2010 Yamaha Raptor 700R SE Comparison

Justin Dawes | March 19, 2010
Yamaha Raptor 700 SE

2010 Yamaha Raptor 700R SE
Yamaha has a winning formula with the Raptor 700R. Our SE model certainly looks the part of one mean machine.

Wrapped in special edition plastics and graphics the Raptor 700R SE is the gold standard by which all other large displacement ATVs are judged. Along with the black and white plastics adorned with tribal graphics, the SE is outfitted with blacked out GYTR grab bars and heel guards. The rear brake also receives an upgrade with a wave-style brake rotor. All these fancy bits come with a $700 price increase to the standard $8099 price tag. Personally we would save the seven hundy for a GYTR performance muffler and head pipe. The rest of the spec sheet is identical to the standard Raptor 700R.

The single-cylinder 686cc mill in the 700R makes a great spread of power that is more usable than the top end scream of the 700XX. The Yamaha turned out 40.55 peak horsepower, which was less than a single pony shy of the Honda. While the TRX trumped the Raptor in the torque department as well with dyno wheels, our testers experienced a role reversal on the trail. All agree that the SE feels meatier. Fewer shifts are required to scoot the Raptor around tight trails and while cornering in soft sand. The torque spread is so wide, one tester said he just left it in third gear and forget about shifting. Fuel injection is right on the money with instantaneous throttle response when you stab the newly designed thumb throttle.

When the time to finally shift does arise, the transmission is smooth as butter. Gear changes are positive with just a tap from the boot. Gear ratios are good, but in the dunes we kept looking for an extra one on top when it ran out of steam. This was where the Honda pulled away. Selecting reverse is simple as pie; just twist the knob inside the right front fender and click down past first gear.

2010 Yamaha Raptor 700R SE
This straight axle/swingarm rear end is controlled by a single shock. This traditional sport ATV setup was preferred by our riders.

In the suspension department, the Raptor feels right. The fully adjustable reservoir shocks feature high- and low-speed compression adjustment, rebound damping and preload adjustment. That’s three more adjustments than the 700XX and about three times better.

Straight out of the box the suspension was set-up well for most riders, but for heavier riders a little more preload and rebound damping could be used in the rear. We had a wide range of weight to cover between our testers and mostly just left it alone. Even when our largest rider bottomed out the Raptor, it remained composed and in control. The front was dialed in perfectly for almost anything we threw at it. The only place your kidneys suffered on the Raptor was in choppy, uneven terrain such as rock fields.

The well-behaved suspension coupled with a straight axle and swingarm make for a true sport quad ride. If you like to slide around corners like a cast member from Tokyo Drift, this the ATV for you. The rear end pitches out easily and comes back with complete control. The Raptor always goes where you intend, unless you’re completely ham-fisted with the thumb throttle in high traction situations. Flicking the Raptor from left to right and left again is effortless, especially with a blip of the throttle. The center of gravity is a bit higher than its smaller sibling the YFZ450R and so it can be a bit tippier than a repli-racer 450. Make sure to throw enough body English to the inside when the tires are getting good grip. Just slide your butt over a bit more, and you’re sorted.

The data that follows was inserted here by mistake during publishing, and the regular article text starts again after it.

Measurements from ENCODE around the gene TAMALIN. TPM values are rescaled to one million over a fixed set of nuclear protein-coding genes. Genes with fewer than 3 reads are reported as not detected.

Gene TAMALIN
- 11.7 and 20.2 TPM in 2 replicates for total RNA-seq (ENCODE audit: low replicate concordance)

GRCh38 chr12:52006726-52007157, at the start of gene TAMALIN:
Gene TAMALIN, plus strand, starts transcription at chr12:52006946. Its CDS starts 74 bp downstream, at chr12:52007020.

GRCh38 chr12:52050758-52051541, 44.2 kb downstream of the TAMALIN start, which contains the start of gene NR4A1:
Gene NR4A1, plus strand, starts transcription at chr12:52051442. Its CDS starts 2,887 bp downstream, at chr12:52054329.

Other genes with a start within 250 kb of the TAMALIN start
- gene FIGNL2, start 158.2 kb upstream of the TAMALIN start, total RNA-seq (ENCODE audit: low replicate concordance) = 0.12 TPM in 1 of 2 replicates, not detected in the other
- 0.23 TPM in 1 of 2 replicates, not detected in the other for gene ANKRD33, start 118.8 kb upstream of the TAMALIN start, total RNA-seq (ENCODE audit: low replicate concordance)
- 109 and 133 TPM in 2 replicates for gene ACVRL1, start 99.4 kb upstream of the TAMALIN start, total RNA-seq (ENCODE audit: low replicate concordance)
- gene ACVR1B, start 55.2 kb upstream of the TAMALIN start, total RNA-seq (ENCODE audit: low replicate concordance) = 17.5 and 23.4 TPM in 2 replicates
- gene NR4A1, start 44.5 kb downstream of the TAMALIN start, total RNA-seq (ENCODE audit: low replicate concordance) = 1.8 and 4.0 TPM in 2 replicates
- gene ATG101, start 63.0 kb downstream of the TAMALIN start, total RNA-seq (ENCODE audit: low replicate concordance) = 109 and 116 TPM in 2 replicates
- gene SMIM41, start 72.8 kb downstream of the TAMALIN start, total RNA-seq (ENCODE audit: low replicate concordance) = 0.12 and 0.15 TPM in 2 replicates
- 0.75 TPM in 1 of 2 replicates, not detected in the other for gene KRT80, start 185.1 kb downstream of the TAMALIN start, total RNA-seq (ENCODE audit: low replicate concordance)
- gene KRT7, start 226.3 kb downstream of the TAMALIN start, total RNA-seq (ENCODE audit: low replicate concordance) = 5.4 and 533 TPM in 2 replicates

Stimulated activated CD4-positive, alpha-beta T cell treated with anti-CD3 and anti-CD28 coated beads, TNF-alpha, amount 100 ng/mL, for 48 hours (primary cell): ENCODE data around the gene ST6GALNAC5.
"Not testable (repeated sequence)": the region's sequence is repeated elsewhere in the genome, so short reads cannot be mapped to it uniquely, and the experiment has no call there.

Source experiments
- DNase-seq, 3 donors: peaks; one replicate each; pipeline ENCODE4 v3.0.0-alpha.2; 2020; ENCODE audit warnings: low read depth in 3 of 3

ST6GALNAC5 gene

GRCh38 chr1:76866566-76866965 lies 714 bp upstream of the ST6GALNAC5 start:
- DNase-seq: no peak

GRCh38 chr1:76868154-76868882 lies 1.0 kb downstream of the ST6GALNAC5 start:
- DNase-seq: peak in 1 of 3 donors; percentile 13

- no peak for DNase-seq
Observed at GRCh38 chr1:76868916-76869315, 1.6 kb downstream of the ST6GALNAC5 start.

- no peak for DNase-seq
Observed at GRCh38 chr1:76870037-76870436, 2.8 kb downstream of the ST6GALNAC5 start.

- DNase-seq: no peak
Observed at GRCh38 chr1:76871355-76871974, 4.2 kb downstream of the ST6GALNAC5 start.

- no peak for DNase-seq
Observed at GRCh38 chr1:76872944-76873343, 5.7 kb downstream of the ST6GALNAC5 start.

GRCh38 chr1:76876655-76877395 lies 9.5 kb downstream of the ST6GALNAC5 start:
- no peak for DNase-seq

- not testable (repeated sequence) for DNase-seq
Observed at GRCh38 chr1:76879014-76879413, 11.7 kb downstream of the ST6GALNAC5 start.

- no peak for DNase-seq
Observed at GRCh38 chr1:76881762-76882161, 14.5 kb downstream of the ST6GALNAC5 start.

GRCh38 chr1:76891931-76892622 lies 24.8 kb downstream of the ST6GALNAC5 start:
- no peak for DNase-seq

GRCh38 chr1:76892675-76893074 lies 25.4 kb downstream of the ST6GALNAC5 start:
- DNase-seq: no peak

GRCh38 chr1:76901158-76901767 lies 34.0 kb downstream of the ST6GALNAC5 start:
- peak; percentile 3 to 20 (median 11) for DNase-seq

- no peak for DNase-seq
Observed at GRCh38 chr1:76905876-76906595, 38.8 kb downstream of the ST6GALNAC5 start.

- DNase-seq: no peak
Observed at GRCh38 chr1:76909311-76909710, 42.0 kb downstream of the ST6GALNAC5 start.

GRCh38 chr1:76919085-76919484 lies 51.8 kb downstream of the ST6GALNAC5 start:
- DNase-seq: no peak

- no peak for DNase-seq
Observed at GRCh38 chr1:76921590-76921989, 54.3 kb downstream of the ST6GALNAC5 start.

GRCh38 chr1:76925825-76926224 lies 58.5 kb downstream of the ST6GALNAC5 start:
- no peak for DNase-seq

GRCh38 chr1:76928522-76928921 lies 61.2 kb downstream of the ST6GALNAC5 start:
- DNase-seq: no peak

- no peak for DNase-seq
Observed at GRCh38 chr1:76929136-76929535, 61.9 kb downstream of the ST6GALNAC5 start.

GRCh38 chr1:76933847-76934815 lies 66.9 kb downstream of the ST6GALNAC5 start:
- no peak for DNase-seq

2010 Yamaha Raptor 700R SE2010 Yamaha Raptor 700R SE2010 Yamaha Raptor 700R SE
The Raptor has a much more aggressive motor with instant throttle response from the fuel-injected mill. It didn’t win the dyno war, but it won out testers’ votes. Yamaha makes it mindlessly simple to find reverse and the parking brake is huge but useful.

Hopping on the Raptor, all three of our testers felt at home in the spacious cockpit. The reach to the bars is comfortable and allows swinging lock-to-lock without any weird body positioning. The steel bars look a little cheesy on such an otherwise sharp-looking machine, but at least they have a decent bend. Lever position is spot-on, and the shape of the clutch and brake lever is familiar. The parking brake lever is massive, but so easy to use that we can live with the looks. If you’re a racer or have no need for a parking brake, just a few bolts and it’s gone. The seat-to-footpeg relationship is roomy while the seat is firm. The seat feels like it’s as thin as possible to keep the rider’s

2010 Honda TRX700XX vs 2010 Yamaha Raptor 700R SE
Both of these ATVs are great in their own right, but the Yamaha has a higher level of refinement and delivers the feel sport quad enthusiasts have come to expect.

center of gravity lower. After a few hours in the saddle it begins to make our backsides sore.

In the showdown between these two big bore ATVs, all three of our testers prefer the traditional sport quad handling of the Yamaha. These two monster ATVs are very different beasts. The Honda’s quirky handling and plain-Jane suspension make it more of trail quad with all-day comfort to the Raptor’s aggressive, racy feel. To be honest, most of the time we were a little scared to ride the Honda near its limits, while we could be on the edge with the Raptor for extended periods. Fortunately, the baseline is there. A set of tunable shocks on the Honda will bring it into a higher performance realm, but for now the 700R remains the class standard.


Justin Dawes

Digital Media Producer | Articles | Raised on two wheels in the deserts of Nevada, "JDawg" has been part of the industry for well over two decades. Equal parts writer, photographer, and rider, he is a jack of all trades and even a master of some.

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